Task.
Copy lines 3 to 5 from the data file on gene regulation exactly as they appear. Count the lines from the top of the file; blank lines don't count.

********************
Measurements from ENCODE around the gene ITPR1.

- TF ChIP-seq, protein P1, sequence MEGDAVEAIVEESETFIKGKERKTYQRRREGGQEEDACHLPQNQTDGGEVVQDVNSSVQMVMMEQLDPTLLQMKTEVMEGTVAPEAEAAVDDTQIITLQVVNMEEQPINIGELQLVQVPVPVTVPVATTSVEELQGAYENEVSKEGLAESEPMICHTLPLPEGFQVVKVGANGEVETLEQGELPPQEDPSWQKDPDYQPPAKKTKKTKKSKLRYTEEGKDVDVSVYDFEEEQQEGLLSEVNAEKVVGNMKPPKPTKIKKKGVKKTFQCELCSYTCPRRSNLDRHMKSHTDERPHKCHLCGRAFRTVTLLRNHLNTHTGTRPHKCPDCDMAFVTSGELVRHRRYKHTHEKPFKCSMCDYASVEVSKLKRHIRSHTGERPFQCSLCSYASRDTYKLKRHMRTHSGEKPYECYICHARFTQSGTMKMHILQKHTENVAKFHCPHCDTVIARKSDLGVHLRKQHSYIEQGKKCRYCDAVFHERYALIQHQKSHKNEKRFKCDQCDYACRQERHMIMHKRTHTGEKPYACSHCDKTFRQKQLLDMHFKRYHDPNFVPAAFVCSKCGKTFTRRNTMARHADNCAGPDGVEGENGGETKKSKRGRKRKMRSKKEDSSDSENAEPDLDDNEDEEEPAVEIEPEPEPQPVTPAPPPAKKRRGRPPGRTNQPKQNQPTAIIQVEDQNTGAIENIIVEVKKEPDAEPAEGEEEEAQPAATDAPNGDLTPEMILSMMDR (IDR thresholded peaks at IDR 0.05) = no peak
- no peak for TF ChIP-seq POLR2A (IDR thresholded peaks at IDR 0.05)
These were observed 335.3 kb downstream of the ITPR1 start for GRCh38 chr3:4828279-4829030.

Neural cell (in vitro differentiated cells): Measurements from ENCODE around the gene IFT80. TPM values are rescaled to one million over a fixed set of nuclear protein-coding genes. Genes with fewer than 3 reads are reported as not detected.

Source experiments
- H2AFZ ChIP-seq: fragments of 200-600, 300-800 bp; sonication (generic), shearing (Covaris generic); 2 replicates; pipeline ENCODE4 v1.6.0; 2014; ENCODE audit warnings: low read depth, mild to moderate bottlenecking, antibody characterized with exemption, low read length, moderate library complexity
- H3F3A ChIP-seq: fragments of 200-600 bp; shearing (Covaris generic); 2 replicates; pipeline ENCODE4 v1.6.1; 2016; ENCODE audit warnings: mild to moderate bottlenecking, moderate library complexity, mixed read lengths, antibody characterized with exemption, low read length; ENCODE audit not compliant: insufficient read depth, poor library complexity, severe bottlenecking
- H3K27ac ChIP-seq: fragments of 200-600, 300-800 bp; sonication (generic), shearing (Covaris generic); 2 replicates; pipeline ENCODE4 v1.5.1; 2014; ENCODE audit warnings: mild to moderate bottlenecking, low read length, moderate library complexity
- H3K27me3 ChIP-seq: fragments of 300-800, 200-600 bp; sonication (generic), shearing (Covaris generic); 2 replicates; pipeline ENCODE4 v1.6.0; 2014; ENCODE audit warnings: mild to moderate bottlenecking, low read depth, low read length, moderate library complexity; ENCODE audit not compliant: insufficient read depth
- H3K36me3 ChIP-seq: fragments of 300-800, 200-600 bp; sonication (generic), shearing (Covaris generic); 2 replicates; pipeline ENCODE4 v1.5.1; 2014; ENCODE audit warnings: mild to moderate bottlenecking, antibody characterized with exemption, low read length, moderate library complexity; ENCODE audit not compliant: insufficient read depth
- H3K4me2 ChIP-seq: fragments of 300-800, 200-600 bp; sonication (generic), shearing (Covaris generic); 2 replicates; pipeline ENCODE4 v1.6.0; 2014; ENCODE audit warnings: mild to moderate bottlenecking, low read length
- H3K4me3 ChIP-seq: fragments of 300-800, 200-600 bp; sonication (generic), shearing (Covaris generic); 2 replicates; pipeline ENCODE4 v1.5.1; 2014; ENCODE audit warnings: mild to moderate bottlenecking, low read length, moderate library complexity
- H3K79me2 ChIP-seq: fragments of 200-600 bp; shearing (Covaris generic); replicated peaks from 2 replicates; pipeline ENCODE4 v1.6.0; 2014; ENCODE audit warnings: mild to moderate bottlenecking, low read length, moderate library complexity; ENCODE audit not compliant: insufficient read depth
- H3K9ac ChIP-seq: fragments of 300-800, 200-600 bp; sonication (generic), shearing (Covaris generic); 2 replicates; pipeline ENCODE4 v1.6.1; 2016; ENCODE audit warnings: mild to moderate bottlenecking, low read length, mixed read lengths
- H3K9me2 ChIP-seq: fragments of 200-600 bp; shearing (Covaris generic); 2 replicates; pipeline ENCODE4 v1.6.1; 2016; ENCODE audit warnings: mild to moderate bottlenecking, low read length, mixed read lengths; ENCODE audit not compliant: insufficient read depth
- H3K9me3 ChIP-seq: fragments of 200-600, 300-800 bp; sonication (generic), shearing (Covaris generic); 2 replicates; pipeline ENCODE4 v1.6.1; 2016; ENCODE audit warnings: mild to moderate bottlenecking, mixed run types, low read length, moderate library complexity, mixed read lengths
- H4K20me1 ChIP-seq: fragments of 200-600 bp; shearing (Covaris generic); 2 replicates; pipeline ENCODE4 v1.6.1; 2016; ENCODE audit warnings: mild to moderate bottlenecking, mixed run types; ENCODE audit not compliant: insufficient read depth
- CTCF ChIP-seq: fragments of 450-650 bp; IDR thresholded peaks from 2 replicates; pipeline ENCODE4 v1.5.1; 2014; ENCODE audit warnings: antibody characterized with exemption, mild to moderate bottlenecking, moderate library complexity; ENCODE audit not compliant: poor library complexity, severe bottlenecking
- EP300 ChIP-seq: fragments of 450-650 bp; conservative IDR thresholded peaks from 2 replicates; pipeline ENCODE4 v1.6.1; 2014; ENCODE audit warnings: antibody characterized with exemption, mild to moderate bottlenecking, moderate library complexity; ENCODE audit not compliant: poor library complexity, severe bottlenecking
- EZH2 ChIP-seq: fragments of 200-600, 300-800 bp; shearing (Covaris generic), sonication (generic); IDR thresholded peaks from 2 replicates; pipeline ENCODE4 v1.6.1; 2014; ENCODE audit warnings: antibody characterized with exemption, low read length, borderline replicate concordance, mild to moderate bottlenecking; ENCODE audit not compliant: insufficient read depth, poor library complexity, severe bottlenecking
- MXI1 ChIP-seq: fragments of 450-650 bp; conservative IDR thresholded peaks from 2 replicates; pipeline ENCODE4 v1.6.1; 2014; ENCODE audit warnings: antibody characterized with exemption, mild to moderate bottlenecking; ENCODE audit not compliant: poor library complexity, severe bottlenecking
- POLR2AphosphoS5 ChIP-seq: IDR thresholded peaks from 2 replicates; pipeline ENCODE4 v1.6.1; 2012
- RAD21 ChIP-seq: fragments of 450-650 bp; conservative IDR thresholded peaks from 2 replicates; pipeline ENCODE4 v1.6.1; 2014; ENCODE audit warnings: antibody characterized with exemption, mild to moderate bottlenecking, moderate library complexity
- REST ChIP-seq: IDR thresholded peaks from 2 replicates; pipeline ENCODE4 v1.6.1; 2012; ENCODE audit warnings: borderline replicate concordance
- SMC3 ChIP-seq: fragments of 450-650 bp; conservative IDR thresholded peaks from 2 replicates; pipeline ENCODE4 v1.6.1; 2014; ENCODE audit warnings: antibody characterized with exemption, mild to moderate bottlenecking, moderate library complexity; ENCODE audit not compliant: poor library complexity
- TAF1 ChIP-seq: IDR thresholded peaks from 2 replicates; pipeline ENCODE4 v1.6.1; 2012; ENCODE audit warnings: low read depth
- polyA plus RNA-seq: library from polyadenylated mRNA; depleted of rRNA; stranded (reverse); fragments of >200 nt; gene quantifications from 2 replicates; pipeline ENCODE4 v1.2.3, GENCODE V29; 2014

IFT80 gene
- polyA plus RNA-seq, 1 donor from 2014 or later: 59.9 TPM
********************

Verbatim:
- no peak for TF ChIP-seq POLR2A (IDR thresholded peaks at IDR 0.05)
These were observed 335.3 kb downstream of the ITPR1 start for GRCh38 chr3:4828279-4829030.

Neural cell (in vitro differentiated cells): Measurements from ENCODE around the gene IFT80. TPM values are rescaled to one million over a fixed set of nuclear protein-coding genes. Genes with fewer than 3 reads are reported as not detected.